In those days Jesus came from Nazareth of Galilee and was baptized by John in the Jordan. And just as he was coming up out of the water, he saw the heavens torn apart and the Spirit descending like a dove on him. And a voice came from heaven, “You are my Son, the Beloved; with you I am well pleased.” (Mark 1:9-11, NRSV)
In only three short verses, we learn some amazing things. For instance…
We are told that God the Father is awesome and powerful. The phrase “he saw the heavens torn apart” is there to remind us of the reading we shared from the Old Testament this morning, Psalm 29, that describes God’s power, God’s holiness, and God’s ‘otherness’.
We see that God the Holy Spirit is present, and doing what we expect the Holy Spirit to be doing in any age and any time – pointing to the truth in ways that God’s people can see and accept.
We are told in those phrases that Jesus is the Son – just like Matthew and Luke have been telling us. In the person and being of the Son, the Father is well-pleased. Whoever or Whatever God is, Jesus is part of that. And Whoever or Whatever Jesus is, God is filling Him.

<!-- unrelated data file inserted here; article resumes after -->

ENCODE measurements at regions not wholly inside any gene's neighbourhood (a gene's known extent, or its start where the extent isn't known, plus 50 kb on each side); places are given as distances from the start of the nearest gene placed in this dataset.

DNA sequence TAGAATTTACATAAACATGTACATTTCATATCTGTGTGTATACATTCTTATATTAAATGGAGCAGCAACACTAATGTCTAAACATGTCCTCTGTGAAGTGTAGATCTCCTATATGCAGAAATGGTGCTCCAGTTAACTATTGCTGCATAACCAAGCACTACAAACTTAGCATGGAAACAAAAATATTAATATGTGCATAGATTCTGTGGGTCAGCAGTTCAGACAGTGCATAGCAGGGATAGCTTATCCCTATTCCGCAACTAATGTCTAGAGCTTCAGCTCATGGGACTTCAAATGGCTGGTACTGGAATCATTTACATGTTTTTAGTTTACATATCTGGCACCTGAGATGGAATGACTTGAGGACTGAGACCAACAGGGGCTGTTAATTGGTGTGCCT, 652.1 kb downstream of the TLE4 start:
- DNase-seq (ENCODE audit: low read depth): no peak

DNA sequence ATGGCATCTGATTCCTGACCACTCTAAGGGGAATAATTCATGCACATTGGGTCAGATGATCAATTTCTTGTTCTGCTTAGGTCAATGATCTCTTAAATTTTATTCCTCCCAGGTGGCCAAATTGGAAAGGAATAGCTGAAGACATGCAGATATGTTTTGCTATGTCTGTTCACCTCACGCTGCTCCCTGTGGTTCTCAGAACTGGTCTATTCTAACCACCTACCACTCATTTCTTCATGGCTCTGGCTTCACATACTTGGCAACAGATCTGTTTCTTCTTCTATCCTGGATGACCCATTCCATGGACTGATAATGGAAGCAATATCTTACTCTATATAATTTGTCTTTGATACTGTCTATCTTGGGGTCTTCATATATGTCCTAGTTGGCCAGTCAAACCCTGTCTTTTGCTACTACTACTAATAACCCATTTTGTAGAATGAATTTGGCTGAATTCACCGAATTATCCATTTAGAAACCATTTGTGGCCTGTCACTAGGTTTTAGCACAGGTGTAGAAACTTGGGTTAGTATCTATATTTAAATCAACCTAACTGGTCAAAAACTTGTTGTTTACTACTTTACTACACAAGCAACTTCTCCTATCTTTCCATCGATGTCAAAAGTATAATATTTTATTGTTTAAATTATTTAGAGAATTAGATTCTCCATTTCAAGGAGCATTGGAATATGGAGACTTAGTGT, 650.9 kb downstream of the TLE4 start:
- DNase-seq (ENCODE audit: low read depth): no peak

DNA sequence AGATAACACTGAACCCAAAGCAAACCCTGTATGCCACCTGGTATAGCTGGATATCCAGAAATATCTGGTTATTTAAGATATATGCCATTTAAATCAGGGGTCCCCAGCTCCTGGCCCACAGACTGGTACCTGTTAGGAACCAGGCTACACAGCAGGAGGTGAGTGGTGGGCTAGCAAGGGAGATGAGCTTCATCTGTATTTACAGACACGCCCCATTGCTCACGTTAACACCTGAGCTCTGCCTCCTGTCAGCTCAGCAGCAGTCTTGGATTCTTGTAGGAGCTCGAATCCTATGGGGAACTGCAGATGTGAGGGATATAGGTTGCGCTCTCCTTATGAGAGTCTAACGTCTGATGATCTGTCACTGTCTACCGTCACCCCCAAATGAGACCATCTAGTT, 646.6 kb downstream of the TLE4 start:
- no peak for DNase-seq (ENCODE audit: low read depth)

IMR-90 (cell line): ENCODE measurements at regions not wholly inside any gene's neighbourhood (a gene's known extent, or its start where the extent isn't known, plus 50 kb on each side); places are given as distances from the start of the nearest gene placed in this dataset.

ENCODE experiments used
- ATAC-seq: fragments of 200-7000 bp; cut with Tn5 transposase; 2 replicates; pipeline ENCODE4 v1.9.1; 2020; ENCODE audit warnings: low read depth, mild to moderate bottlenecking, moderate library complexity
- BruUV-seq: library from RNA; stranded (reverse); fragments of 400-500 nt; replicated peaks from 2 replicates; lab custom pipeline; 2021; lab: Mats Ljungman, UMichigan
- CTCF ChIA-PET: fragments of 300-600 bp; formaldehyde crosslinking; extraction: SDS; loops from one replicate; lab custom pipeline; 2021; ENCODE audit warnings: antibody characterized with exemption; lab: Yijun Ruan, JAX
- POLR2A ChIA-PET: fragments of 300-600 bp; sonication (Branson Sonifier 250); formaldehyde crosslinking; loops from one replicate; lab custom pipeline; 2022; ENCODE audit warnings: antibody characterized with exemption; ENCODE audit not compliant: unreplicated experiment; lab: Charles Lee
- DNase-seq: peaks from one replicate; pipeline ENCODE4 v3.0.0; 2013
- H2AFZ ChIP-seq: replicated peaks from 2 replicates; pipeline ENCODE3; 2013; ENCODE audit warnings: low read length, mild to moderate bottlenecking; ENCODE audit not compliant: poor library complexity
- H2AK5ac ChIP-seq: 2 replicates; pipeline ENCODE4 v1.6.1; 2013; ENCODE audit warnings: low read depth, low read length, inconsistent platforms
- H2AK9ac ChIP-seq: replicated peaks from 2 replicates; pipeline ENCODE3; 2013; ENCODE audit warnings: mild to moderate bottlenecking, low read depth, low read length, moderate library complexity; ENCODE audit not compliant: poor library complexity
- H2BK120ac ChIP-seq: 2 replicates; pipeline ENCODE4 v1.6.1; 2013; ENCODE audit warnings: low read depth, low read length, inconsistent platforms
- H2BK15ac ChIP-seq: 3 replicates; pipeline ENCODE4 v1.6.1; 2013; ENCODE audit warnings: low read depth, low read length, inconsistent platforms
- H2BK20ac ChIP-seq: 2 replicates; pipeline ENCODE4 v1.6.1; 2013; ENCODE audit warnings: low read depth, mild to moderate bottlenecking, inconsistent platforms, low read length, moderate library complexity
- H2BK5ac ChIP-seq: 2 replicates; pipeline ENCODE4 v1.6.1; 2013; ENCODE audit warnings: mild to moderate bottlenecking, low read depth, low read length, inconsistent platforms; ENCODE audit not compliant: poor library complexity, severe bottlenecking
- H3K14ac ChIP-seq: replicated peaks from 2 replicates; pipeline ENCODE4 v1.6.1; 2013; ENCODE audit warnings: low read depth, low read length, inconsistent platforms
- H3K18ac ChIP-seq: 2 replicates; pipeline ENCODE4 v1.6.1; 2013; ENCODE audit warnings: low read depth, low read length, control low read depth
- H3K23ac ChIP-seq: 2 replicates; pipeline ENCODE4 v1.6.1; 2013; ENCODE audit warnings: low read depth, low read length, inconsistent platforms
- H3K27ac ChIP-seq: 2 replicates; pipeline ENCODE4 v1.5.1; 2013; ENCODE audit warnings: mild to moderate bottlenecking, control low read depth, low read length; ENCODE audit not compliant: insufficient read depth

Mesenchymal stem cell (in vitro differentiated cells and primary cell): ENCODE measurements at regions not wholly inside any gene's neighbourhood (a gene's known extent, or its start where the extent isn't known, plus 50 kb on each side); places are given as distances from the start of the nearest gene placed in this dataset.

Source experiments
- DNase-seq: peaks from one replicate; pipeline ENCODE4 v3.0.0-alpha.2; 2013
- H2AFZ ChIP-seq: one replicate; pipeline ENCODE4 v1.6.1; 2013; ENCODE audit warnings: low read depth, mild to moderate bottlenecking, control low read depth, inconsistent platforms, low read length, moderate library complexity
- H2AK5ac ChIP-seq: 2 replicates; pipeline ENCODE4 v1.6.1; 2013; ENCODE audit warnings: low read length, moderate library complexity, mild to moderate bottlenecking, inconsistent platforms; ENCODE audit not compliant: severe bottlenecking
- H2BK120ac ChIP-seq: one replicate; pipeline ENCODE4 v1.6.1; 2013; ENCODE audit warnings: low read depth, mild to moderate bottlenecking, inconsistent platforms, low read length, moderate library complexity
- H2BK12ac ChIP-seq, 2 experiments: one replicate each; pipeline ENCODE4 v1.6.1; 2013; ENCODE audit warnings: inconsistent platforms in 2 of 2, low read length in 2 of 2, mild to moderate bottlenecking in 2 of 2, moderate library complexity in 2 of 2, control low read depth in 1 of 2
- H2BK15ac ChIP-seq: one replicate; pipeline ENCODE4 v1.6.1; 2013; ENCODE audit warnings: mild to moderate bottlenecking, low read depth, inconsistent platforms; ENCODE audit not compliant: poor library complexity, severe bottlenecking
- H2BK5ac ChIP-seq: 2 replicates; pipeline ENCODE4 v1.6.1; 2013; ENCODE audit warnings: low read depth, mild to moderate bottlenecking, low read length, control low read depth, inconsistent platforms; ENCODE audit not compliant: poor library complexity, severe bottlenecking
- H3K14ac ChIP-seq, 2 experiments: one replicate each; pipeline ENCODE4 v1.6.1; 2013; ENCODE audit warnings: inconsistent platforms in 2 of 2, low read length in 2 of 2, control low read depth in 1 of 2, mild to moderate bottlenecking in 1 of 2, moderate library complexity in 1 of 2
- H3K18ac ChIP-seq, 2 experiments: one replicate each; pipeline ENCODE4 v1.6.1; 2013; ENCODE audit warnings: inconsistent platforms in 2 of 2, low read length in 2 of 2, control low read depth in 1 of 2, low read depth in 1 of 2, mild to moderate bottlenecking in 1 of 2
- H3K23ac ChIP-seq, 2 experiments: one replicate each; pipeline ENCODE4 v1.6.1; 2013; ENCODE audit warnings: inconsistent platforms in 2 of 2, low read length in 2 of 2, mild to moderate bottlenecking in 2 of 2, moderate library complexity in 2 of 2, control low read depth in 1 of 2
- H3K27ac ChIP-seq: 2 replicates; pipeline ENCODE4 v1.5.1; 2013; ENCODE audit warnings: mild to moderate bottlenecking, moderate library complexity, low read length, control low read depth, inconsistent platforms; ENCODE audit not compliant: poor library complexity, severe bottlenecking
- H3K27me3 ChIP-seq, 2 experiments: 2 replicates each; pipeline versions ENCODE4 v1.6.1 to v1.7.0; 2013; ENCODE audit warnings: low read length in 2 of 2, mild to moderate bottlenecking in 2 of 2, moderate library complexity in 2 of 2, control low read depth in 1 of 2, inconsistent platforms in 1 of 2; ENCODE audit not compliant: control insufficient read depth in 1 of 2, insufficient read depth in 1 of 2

And, of course, Mark uses these three verses to tell us something that didn’t happen to the baby Jesus in the manger: he was baptized.
Why? Why would Jesus be baptized?
I mean, when most of you have brought your children to me and asked me to help facilitate their baptisms, I have asked you why you want to share this sacrament with those children. And almost always, you mumble something about sin and forgiveness and acceptance. Jesus is clearly accepted by God. And we hold to the truth that Jesus did not sin and therefore does not require forgiveness.
So why baptism? If Jesus is God – or even Godly, or God-like – why should he be baptized?
The Christmas stories are told so that we might know that God came here. The virgin birth, the worship of the wise men, the fulfillment of prophecy – they all tell us that Jesus is God for us. In a very personal and immediate way, God demonstrates that God is not removed from us and not isolated from us. God came down at Christmas. God is here.
The Baptism of Jesus is here to tell us that the baby born in Bethlehem who grew up as the carpenter’s son and went on to become a Rabbi is really a human being. We learn at Christmas that God is here. We learn today that Jesus is one of us.
That’s kind of hard to get your head around, isn’t it? How can one being be 100% one thing and 100% another thing? Jesus is God. Jesus is human.